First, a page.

Volume 530, June 2011
|Number of page(s)||4|
|Published online||25 May 2011|
Letter to the Editor
Disk and wind kinematics in MWC 349 A
Centro de Astrobiologıa (CSIC-INTA), Ctra de Torrejón a Ajalvir, km 4, 28850 Torrejón de Ardoz, Madrid, Spain
2 Institut de Radio Astronomie Millimétrique, Domaine Universitaire de Grenoble, 300 Rue de la Piscine, 38406 St. Martin de Héres, France
3 Joint ALMA Observatory & ESO, Alonso de Cordova 3107, Vitacura, Santiago 7630355, Chile
Received: 3 December 2010
Accepted: 30 April 2011
Context. Recombination-line maser emission arising from MWC 349 A offers a unique possibility to study the disk kinematics and the origin of ionized outflows driven by massive stars.
Aims. We aim to constrain the disk inclination and its kinematics as well as the main parameters of the outflow launching processes.
Methods. We used the IRAM interferometer to measure the relative positions of the H30α centroid emission as a function of the radial velocity with an accuracy of ~2 mas (2.4 AU) for the strongest maser features and ~5 mas (6 AU) for the weaker line wings.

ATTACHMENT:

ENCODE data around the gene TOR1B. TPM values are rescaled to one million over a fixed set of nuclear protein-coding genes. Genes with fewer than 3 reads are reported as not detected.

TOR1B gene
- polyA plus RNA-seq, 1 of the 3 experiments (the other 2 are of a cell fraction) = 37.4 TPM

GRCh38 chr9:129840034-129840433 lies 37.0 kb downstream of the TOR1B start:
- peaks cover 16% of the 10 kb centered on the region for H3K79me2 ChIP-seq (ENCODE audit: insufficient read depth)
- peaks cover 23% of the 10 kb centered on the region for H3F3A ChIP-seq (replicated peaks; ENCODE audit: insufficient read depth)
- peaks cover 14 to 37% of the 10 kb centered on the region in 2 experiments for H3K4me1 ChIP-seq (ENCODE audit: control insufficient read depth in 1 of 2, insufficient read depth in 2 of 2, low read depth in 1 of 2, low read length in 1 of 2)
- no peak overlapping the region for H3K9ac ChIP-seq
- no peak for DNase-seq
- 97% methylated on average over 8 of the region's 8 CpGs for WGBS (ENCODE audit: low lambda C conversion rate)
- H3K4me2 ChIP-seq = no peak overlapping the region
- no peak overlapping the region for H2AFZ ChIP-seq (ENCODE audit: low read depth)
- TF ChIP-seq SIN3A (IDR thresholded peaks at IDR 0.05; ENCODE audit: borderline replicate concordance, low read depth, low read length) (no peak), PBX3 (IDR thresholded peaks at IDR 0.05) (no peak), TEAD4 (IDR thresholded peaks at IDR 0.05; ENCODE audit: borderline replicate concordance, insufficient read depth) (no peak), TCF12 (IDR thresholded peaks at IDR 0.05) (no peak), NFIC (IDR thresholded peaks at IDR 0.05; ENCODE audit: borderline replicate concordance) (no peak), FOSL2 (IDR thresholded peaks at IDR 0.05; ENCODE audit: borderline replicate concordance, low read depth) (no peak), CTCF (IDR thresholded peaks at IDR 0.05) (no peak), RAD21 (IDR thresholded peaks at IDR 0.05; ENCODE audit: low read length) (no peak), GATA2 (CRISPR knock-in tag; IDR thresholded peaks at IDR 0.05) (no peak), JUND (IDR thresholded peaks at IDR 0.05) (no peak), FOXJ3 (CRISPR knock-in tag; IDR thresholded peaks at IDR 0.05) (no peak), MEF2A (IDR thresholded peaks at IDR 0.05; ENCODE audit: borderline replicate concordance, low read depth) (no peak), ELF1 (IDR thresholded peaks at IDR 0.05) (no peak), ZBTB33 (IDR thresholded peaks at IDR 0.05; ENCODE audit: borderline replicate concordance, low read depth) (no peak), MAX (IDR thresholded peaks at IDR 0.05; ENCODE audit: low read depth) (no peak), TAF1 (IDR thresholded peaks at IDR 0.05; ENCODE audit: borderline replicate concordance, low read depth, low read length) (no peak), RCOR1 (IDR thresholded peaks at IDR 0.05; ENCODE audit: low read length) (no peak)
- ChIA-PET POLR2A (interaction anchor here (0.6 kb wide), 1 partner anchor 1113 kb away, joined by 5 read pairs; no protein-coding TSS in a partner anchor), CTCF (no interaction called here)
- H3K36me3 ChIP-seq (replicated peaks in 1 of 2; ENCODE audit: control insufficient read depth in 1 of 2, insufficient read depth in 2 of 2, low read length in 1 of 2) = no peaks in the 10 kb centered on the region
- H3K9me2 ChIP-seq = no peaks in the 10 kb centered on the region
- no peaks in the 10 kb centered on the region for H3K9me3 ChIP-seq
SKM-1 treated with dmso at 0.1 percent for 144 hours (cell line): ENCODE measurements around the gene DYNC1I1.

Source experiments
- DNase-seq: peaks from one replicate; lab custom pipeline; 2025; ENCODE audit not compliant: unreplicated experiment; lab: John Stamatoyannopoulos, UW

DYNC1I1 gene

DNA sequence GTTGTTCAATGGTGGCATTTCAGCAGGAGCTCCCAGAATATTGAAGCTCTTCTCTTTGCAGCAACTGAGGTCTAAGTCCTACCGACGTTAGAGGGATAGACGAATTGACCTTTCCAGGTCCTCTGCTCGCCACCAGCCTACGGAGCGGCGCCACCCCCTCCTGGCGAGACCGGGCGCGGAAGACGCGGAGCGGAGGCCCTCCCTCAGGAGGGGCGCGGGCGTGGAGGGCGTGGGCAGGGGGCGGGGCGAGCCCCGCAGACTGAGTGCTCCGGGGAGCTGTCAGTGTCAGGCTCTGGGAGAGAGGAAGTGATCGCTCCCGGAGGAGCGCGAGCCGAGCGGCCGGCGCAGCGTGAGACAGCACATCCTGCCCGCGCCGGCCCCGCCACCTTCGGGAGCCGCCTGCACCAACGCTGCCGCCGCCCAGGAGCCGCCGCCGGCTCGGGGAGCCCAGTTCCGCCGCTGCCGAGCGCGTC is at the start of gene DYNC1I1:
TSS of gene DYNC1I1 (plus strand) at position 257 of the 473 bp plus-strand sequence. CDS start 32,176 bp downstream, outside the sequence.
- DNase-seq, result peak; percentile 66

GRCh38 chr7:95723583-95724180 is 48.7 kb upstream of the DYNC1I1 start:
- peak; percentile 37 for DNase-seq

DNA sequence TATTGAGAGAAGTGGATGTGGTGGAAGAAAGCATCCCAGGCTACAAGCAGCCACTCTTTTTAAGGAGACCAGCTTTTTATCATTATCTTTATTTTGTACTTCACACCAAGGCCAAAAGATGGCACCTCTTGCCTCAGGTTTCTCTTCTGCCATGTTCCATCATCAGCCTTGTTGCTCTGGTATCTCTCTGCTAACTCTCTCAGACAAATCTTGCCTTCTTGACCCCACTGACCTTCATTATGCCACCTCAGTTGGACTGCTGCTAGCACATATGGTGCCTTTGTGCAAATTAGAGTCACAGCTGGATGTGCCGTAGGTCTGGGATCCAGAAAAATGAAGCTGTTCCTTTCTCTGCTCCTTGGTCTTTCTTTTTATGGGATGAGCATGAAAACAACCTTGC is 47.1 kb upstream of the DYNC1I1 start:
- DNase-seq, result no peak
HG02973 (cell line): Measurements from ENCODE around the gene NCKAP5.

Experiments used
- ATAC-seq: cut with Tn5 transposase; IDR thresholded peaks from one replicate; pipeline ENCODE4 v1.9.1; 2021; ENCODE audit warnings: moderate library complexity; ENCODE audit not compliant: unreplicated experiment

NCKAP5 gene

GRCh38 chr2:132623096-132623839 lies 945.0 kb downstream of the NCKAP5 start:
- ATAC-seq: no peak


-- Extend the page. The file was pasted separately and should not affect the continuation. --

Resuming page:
Results. In addition to the east-west velocity gradient expected for a rotating disk, our data reveal for the first time the complex velocity gradients perpendicular to the disk that are related to the ejection of the ionized gas from the disk.
Conclusions. From the comparison of the data with non-LTE 3D radiative transfer model predictions of the H30α line we conclude that the kinematics in the outer parts of the disk is represented by pure Keplerian rotation. We constrain the wind launching radius to less than 25 AU, much smaller than the gravitational radius of ~150 AU. The ionized outflow seems to be launched from the disk surface because it is rotating in the same sense than the disk. Disk wind models seem to explain the inferred kinematics.
Key words: masers / HII regions / stars: winds, outflows / accretion, accretion disks
© ESO, 2011
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